In 1956, Snyder, goes to Japan on scholarship from the Firs Zen Institute of America. In Japan, he lived in the Zen Temple. A year later he began work on a tanker, as a wiper in the engine room. While on the ship Snyder continued to comprise poetry. After his service on the ship he studies Zen under Zen master Oda Sesso Reshi from 1959-65 (www.english.uiuc.edu).
Snyder is very conscious of the environment and has traveled to many Universities to lecture about wilderness issues. Snyder, is well known for his conversation lectures but he has received more credit for his poetry.
Gary Snyder has sixteen publications of which he has been a finalist for the National Book award, and he has won the following: American Book Award for Axe Handles (1983); the Pulitzer Prize for Poetry for Turtle Island (1974); the American Academy of Arts and Letters award, the Bollingen Prize, a Guggenhiem Foundation fellowship, the Bess Hokin Prize, Levinson Prize from Poetry, the Robert Kirch Lifetime Achievement Award from the Los Angeles Times, and the Shelly Memorial Award. Since 1990, he has been a professor of English at the University of California, Davis (www.poets.org).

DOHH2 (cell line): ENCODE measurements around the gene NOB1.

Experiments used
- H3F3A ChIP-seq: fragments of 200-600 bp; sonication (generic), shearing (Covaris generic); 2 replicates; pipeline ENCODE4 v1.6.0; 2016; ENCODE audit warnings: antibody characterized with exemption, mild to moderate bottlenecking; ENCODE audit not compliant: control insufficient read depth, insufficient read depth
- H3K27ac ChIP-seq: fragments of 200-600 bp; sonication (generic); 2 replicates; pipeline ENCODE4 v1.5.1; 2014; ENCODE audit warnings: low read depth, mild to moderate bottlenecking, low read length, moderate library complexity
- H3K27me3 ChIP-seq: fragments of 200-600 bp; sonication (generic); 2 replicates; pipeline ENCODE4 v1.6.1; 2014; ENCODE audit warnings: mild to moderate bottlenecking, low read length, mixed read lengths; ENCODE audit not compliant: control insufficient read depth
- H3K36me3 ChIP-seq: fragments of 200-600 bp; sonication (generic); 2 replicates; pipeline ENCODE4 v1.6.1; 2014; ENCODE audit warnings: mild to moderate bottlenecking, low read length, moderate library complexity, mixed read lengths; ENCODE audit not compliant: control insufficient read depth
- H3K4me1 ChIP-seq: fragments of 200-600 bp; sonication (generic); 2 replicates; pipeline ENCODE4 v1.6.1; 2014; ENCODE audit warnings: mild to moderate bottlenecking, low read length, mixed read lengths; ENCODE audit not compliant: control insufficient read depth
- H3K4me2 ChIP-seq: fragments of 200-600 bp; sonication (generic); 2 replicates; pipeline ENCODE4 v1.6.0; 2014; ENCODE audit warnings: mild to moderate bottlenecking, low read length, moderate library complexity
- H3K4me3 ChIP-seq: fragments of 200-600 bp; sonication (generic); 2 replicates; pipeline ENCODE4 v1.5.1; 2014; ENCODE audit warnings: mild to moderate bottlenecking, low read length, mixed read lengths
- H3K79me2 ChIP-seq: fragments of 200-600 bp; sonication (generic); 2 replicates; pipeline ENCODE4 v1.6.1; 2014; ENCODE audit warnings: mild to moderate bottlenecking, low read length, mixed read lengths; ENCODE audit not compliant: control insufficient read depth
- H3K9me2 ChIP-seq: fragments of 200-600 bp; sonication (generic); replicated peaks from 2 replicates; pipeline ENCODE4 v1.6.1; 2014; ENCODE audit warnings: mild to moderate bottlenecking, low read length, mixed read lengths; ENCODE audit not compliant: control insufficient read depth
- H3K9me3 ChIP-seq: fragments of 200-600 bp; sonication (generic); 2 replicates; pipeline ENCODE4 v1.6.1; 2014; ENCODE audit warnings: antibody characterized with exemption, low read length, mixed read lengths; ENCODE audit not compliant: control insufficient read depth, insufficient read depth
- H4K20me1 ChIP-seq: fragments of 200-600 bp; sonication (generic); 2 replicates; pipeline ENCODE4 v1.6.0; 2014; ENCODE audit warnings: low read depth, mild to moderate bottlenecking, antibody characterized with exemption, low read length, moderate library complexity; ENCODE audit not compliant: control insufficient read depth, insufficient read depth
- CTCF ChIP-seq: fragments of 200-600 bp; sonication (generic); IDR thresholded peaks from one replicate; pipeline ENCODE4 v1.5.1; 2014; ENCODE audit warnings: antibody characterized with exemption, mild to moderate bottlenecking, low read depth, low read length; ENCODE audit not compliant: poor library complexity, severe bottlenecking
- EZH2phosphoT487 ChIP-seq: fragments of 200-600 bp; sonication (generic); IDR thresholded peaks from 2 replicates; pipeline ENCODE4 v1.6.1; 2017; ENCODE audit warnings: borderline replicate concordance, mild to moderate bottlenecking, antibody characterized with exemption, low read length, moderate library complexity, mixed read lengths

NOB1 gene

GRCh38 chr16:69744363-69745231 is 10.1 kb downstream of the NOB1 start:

Gary Snyder has spent most of his life as a transient, traveling to the dismal edges of the earth. Snyder, did so for his personal serenity. His inner peace with himself and nature is obvious in all of his poetry. Gary Snyder’s poetry will take any reader to the exact scene and state of mind the poet was in when he compiled the poem. Gary Snyder’s language, images, and emotions make his book Riprap, a outward bound vacation in the Rocky Mountains.